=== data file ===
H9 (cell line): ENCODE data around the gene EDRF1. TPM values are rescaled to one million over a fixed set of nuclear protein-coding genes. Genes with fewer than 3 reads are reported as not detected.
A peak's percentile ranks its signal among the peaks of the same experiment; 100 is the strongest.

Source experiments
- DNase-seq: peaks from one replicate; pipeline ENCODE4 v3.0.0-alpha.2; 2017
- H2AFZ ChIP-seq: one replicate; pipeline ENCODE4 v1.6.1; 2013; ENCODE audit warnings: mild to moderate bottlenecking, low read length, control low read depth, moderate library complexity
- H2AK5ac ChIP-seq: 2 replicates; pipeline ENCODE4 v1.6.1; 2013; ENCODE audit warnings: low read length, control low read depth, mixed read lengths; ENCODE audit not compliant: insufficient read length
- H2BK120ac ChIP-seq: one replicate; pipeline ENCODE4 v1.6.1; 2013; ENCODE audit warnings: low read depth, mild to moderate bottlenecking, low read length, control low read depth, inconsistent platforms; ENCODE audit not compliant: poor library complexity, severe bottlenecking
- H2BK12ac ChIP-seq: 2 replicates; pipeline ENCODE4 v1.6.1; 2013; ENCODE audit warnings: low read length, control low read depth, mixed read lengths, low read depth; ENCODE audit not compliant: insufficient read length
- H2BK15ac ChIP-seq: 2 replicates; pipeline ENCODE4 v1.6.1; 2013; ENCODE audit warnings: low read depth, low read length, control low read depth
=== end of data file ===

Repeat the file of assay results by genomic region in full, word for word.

H9 (cell line): ENCODE data around the gene EDRF1. TPM values are rescaled to one million over a fixed set of nuclear protein-coding genes. Genes with fewer than 3 reads are reported as not detected.
A peak's percentile ranks its signal among the peaks of the same experiment; 100 is the strongest.

Source experiments
- DNase-seq: peaks from one replicate; pipeline ENCODE4 v3.0.0-alpha.2; 2017
- H2AFZ ChIP-seq: one replicate; pipeline ENCODE4 v1.6.1; 2013; ENCODE audit warnings: mild to moderate bottlenecking, low read length, control low read depth, moderate library complexity
- H2AK5ac ChIP-seq: 2 replicates; pipeline ENCODE4 v1.6.1; 2013; ENCODE audit warnings: low read length, control low read depth, mixed read lengths; ENCODE audit not compliant: insufficient read length
- H2BK120ac ChIP-seq: one replicate; pipeline ENCODE4 v1.6.1; 2013; ENCODE audit warnings: low read depth, mild to moderate bottlenecking, low read length, control low read depth, inconsistent platforms; ENCODE audit not compliant: poor library complexity, severe bottlenecking
- H2BK12ac ChIP-seq: 2 replicates; pipeline ENCODE4 v1.6.1; 2013; ENCODE audit warnings: low read length, control low read depth, mixed read lengths, low read depth; ENCODE audit not compliant: insufficient read length
- H2BK15ac ChIP-seq: 2 replicates; pipeline ENCODE4 v1.6.1; 2013; ENCODE audit warnings: low read depth, low read length, control low read depth